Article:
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Bryan HuntBryan Hunt 

SOQL query, WHERE clause reference to related list size

I have seen threads with dozens of questions about this over the last 6-7 years, all with the answer of "can't be done".  But, I keep hoping that each new version of SFDC might include a way of accomplishing it, so I'll ask the question once again.

I would like to use SOQL to query a parent object based on whether it does or does not have any child records (whether MD or Lookup).

The perfect query would be something like: 
- SELECT Id FROM Account WHERE COUNT(Contacts__r) = 0
- SELECT Id FROM Account WHERE Contacts__r.size() = 0
- SELECT Id FROM Account WHERE Contacts__r = null

From what I have found in threads as late as 2013, this does not appear to be possible.

Is that still the case in the Summer 2014 release?

It would appear that (for my needs) the best way to execute this type of query would be to:
- SELECT Name, (SELECT name FROM Contacts) FROM Account
- Then programmatically check the size of the returned set of Contacts

Is this my best option?  I know that I could:
- SELECT Id, Name FROM Account WHERE Id IN (SELECT AccountId FROM Contact)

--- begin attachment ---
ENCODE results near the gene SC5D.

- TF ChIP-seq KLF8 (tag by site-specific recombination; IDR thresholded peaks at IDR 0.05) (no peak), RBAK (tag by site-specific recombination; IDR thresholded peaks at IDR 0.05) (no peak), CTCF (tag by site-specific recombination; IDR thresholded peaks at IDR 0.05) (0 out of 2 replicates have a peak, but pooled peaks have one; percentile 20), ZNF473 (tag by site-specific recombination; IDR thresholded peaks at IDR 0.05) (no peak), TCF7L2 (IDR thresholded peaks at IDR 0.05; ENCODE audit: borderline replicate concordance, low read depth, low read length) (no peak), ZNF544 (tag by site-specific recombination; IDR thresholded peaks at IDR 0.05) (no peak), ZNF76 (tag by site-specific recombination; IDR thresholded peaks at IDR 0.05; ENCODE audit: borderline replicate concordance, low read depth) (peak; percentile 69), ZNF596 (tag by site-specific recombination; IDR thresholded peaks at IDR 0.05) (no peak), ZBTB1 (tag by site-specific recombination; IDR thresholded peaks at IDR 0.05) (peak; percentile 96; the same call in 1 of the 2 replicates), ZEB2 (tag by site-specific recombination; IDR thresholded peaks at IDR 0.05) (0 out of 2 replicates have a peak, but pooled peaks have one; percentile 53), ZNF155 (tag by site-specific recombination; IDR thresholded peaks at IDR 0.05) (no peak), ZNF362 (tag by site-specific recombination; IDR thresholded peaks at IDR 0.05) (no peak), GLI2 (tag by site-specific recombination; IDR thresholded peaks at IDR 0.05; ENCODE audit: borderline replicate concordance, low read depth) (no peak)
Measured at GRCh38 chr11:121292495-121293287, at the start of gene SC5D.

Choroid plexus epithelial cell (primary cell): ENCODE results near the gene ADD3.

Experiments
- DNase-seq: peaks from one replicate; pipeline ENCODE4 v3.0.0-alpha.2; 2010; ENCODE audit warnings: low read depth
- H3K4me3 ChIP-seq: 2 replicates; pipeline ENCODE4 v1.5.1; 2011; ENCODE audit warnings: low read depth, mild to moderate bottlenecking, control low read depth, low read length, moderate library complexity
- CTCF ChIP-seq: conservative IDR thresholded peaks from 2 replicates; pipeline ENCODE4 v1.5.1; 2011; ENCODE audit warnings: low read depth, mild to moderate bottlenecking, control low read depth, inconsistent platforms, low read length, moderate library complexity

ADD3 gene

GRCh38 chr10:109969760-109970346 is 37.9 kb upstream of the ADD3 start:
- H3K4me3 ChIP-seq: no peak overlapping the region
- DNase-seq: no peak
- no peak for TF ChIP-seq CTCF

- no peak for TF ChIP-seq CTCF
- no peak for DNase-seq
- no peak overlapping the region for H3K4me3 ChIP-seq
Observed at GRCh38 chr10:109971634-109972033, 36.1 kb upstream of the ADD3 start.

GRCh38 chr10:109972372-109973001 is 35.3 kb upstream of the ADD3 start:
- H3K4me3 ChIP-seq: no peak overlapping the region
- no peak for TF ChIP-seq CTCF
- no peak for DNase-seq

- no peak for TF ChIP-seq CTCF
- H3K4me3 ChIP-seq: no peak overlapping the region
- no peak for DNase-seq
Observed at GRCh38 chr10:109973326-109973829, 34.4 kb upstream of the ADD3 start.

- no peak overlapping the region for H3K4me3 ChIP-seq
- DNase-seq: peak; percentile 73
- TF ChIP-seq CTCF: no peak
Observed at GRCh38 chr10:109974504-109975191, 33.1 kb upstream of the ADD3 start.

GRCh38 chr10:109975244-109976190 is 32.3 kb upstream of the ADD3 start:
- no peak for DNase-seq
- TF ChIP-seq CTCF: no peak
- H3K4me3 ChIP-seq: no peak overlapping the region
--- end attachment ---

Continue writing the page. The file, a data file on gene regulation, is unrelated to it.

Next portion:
But the actual objects that I want to interogate are more that the 50k limit for this type of query.


Bryan Hunt

I would suggest you to store the Contacts count in a custom field on Accounts. This update can be done using a trigger. You can then use this field in your WHERE clause.

Ankit AroraAnkit Arora
Is it mandatory to use SOQL in a way you suggested? Is it possible to use aggregate queries? Like this :

AggregateResult[] groupedResults
  = [SELECT COUNT(ID) FROM Contact where Accountid = '00190000007NqKq'];

System.debug('groupedResults :::::::: ' + groupedResults) ;

Will that work? Else am afraid the answer is still the same :(
Bryan HuntBryan Hunt
Shashank, we use that technique for some other objects.  In this case, the need to check for child records tends to be for one-off situations so not appropriate to setup a count field.  Thanks for the suggestion.

Ankit, in this case we will be reading 300k+ parent records so we may need to just use the programmatical check to see if there are >0 child records.

I wonder how Salesforce does this?  When you pull up an Account record, the counts for every related object pop up immediately (in our case, 12 related objects).  I can hardly believe that they do 12 'select count()' queries just to bring up the single Account record?


Bryan Hunt
Mendy - KurantMendy - Kurant
Check it out.

list<Account> accounts =  [SELECT Id FROM Account WHERE id NOT IN (select AccountId from Contact)];

It returns only accounts with no contacts.
Tim Osborn 5Tim Osborn 5
@Mendy-Kurant, my appologies, I was trying to thumbs up your comment, and my browser stopped working until I clicked thumbs down... Now it won't let me change it.